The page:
You can’t just set up a scraper and a feed, an RSS feed and just call it today. It does take some active engagement and research and understanding. I think all I’d say, that’s where you start, have those open conversations. People if they want to reach out to me, I’m always happy to connect with folks and have those conversations or dive deeper into what we’re doing. I always joke with people that they come up to me after presentations and say, aren’t you worried other universities and brands are going to start doing this and then it’s going to take away from what y’all are doing? It’s like, guys, there are two million subreddits out there. Some of these, they have 28, 30 million people on there. We’ll be all right. There’s plenty of Reddit for everyone. Like, jump in, try it out, see if it works.

And then I think the last thing is don’t be afraid to call it a day. If at any point this starts either not producing what we’re hoping for or it goes the other way and negatively impacting our institution or faculty or research in any way, we can hang it up, it’s been a great run. But at the same time we’re not going to keep doing it just for the sake of doing it. We’re still seeing benefit and results, so we’re going to keep at it, but I do think it’s one of those where just continuing to do it for the sake of doing it is not a good strategy, personally that this is my opinion.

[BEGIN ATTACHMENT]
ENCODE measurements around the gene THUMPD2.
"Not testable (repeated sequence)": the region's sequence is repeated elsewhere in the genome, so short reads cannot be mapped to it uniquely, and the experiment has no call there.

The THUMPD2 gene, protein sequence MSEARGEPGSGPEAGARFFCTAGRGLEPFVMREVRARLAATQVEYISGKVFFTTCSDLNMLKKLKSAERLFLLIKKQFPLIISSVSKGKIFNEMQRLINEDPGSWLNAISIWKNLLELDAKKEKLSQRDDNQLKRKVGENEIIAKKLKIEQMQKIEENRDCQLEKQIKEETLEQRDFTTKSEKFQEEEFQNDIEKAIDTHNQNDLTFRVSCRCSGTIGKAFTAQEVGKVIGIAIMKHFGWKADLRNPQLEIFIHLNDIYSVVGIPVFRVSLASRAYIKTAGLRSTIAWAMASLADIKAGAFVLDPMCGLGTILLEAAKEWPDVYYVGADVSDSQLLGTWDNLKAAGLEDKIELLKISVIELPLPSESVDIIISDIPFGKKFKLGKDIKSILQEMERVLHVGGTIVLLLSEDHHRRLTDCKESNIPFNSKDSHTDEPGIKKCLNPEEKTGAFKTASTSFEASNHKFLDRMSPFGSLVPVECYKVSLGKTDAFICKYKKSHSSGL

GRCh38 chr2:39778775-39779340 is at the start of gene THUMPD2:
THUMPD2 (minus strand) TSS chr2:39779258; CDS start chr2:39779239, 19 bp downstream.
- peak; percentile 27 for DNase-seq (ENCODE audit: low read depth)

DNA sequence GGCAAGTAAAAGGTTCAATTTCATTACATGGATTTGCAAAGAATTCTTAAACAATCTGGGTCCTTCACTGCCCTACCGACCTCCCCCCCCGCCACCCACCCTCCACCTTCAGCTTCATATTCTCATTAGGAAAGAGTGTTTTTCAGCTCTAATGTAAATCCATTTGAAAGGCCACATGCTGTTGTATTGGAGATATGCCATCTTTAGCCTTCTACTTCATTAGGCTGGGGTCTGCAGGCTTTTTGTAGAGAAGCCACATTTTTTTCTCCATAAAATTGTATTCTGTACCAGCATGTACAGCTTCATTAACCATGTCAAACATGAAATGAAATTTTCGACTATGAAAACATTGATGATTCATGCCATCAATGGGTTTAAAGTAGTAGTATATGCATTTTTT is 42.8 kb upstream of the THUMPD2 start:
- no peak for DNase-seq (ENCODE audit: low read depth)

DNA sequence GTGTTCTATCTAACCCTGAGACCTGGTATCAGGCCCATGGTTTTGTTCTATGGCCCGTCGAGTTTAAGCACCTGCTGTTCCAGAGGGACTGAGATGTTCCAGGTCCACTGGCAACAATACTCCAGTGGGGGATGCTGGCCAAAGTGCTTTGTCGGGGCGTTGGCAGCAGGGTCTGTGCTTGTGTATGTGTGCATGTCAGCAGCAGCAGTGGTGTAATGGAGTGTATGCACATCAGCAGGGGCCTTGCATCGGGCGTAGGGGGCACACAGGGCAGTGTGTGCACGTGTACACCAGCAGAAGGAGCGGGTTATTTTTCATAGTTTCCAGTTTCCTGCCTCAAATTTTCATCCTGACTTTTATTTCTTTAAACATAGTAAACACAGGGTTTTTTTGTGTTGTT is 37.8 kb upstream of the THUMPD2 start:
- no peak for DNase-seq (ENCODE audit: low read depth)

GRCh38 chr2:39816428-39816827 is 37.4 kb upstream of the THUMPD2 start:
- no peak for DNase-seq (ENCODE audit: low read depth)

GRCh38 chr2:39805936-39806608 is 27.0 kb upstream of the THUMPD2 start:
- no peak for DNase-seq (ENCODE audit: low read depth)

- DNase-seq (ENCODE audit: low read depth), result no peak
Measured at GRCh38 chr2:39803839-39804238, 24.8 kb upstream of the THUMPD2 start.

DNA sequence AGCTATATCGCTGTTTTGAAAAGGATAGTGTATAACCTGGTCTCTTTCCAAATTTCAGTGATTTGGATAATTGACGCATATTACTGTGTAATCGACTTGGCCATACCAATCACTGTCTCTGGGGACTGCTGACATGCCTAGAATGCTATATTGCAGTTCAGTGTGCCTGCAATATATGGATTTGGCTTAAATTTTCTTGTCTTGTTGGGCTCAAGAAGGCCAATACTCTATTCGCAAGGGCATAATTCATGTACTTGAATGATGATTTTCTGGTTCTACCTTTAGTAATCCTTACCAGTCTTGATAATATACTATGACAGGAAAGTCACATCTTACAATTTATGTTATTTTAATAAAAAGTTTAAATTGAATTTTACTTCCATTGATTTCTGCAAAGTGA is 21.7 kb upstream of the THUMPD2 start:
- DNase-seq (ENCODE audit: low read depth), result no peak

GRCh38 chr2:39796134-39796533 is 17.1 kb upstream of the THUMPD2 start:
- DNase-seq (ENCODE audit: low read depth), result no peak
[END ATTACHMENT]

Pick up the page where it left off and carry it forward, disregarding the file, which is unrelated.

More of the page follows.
Jarrett Smith:
Good deal. Rod, if folks listening to this want to reach out to you and find out more and talk to you about it, what’s the best place to do that?

Rod Guajardo:
I have one of the easiest emails I think on campus and maybe in higher ed in general. It’s just rod@uga.edu. Rod@uga.edu. You can also follow me on Twitter @rodg_uga. Happy to answer a DM on there. Just shoot me an email and glad to connect afterward via Zoom or whatever it makes sense for you or your teams or whoever else that has questions.

Jarrett Smith:
Great. Rob, this has been a really interesting and I think very informative conversation, so thank you so much for joining us today and sharing everything you’ve learned.

Rod Guajardo:
Happy to do it. Thanks so much. And Go Dawgs.

Jarrett Smith:
Go Dawgs. The Higher Ed Marketing Lab is produced by Echo Delta, a full service enrollment marketing agency for colleges and universities of all sizes. To see some of the work we’ve done and how we’ve helped schools just like yours, visit echodelta.co. If you enjoyed this podcast, please subscribe and leave review on Apple Podcasts. And as always, if you have a comment, question, suggestion, or episode idea, feel free to drop us a line at podcast@echodelta.co.

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Jarrett is our VP of Strategy and the torchbearer for all things digital. Since joining us in 2014, he’s made it his mission to help clients seize the power of smarter marketing strategies—and reap the rewards.